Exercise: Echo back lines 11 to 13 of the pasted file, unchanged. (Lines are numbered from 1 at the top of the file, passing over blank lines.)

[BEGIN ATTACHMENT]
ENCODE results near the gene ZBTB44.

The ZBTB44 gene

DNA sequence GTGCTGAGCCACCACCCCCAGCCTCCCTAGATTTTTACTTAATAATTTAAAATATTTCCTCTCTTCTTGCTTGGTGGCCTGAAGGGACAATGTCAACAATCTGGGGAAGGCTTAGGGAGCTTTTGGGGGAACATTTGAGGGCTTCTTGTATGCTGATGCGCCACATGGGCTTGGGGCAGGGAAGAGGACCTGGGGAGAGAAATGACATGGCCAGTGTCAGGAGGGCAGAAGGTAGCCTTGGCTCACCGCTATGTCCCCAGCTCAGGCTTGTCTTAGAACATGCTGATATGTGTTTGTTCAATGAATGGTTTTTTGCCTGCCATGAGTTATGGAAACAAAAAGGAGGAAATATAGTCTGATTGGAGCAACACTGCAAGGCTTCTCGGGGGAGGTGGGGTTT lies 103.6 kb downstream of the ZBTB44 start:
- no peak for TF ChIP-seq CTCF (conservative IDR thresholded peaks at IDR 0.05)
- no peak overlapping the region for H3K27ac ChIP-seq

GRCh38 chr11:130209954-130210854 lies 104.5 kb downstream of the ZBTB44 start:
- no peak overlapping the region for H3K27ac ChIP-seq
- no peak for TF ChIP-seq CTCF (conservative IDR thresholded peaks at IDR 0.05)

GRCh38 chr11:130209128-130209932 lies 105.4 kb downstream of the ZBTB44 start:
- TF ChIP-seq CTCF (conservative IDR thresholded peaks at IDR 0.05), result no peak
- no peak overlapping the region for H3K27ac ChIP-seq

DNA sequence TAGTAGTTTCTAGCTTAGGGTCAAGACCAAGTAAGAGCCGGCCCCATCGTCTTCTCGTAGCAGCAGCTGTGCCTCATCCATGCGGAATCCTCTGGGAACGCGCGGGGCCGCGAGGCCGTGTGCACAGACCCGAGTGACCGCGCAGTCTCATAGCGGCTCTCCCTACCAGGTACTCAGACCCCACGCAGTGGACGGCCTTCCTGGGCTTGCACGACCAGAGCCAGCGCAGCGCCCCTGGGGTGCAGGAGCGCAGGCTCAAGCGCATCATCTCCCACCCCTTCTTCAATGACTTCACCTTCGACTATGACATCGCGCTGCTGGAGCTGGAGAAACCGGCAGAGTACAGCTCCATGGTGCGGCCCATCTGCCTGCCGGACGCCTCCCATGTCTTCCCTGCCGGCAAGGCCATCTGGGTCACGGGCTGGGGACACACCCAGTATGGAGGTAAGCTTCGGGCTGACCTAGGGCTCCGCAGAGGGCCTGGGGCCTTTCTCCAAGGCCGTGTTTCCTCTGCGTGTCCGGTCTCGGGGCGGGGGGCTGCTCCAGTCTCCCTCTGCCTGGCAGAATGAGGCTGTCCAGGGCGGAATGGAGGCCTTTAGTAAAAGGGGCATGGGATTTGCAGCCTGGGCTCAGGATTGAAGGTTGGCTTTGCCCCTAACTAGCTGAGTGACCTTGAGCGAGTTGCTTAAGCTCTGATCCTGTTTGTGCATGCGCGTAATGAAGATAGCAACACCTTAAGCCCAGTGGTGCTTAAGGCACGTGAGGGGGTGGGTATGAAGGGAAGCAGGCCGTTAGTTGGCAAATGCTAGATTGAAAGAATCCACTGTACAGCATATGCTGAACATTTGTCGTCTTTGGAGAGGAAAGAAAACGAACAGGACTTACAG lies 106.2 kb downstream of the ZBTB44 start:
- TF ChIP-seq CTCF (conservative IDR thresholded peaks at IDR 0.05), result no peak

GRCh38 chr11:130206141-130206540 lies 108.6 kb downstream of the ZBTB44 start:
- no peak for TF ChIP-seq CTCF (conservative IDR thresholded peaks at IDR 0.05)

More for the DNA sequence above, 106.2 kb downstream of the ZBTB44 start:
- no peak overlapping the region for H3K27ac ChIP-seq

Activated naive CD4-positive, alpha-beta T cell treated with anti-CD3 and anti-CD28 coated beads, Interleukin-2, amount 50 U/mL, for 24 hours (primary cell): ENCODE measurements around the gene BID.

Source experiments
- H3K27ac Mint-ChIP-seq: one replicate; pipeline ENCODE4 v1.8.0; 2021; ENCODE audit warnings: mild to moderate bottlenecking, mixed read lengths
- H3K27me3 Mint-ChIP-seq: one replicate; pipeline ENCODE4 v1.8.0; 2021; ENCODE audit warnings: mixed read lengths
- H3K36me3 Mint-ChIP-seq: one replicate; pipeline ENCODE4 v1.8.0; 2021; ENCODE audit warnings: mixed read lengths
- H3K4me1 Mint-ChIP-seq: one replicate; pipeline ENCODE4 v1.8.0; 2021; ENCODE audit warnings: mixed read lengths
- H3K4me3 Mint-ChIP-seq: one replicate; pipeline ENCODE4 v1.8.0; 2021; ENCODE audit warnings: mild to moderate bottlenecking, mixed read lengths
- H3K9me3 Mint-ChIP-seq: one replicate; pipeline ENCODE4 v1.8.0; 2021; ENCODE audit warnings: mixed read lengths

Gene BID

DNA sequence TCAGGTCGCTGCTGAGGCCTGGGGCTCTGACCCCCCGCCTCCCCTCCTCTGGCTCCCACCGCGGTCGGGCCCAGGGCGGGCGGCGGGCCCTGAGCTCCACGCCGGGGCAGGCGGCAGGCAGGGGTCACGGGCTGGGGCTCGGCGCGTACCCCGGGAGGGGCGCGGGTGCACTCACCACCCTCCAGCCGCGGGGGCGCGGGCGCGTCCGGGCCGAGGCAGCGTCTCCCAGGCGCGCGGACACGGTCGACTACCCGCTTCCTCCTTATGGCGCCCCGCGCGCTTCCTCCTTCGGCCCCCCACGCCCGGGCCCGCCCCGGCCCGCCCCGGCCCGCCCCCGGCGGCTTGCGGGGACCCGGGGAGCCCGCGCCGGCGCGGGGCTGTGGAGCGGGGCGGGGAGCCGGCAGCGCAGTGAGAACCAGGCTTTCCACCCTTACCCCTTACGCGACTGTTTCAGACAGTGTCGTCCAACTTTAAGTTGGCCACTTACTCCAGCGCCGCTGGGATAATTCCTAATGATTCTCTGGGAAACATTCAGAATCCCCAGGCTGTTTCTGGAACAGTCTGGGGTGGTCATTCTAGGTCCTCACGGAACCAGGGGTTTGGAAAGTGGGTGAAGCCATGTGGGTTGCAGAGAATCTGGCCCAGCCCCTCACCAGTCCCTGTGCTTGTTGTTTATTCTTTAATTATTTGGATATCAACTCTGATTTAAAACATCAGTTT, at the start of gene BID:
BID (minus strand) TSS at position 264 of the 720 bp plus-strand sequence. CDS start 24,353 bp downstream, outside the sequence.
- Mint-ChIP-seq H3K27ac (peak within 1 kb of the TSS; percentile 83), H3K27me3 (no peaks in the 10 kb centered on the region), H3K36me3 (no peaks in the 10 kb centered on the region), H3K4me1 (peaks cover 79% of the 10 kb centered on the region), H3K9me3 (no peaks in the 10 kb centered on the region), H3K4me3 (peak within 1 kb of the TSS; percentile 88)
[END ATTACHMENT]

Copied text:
- no peak overlapping the region for H3K27ac ChIP-seq

DNA sequence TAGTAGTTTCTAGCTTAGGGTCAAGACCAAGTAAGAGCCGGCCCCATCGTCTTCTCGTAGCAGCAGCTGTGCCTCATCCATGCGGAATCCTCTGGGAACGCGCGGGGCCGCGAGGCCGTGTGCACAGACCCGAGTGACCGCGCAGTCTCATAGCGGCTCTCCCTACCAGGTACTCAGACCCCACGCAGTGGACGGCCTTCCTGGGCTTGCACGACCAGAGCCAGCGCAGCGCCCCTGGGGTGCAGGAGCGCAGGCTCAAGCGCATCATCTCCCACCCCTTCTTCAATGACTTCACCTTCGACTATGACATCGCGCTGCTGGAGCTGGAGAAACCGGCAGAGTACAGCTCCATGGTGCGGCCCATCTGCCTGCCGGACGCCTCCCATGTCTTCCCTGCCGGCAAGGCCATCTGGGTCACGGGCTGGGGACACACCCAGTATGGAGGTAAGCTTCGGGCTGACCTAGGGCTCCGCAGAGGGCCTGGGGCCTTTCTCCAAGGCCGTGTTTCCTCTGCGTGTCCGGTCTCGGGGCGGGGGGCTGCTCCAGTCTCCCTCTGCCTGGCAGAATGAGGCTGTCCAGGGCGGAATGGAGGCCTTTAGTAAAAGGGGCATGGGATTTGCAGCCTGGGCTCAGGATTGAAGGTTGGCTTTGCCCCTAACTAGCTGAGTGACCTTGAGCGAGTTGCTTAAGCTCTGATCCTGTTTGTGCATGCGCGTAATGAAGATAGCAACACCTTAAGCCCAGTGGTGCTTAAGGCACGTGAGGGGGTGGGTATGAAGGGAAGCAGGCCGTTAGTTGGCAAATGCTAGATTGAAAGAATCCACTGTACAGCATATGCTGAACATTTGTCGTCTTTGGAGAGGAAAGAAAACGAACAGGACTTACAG lies 106.2 kb downstream of the ZBTB44 start:
- TF ChIP-seq CTCF (conservative IDR thresholded peaks at IDR 0.05), result no peak